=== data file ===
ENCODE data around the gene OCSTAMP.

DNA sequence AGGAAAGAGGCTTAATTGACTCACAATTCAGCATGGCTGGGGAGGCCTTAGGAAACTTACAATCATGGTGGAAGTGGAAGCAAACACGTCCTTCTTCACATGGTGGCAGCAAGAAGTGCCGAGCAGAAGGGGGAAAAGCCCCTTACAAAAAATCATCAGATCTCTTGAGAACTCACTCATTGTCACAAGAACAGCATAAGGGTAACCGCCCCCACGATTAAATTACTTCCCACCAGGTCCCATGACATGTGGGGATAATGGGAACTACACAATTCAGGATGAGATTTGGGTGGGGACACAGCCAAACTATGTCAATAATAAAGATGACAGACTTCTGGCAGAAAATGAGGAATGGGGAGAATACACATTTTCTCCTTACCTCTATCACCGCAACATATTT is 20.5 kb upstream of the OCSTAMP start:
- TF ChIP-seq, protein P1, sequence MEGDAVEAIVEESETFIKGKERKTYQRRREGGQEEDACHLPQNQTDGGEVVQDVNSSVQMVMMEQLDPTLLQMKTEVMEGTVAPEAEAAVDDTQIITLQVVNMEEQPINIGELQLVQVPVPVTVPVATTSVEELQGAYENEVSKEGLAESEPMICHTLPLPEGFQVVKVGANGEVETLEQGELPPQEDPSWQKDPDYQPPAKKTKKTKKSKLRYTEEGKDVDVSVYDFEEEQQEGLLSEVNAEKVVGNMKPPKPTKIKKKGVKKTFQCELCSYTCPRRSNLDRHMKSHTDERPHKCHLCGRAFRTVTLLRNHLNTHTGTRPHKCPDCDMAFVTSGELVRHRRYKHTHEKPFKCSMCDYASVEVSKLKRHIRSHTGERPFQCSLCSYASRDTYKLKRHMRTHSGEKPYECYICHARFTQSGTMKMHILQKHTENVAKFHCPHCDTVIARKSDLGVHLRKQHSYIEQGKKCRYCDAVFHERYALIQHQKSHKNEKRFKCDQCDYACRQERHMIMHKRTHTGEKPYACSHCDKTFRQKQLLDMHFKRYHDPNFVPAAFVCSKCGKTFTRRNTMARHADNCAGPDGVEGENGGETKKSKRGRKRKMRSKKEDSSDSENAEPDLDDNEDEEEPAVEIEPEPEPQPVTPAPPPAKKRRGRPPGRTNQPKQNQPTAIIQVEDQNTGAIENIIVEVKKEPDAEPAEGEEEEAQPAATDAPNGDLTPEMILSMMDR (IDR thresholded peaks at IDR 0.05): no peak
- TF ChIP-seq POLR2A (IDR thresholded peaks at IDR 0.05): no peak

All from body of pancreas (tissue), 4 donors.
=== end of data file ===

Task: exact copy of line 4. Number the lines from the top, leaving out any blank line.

- TF ChIP-seq POLR2A (IDR thresholded peaks at IDR 0.05): no peak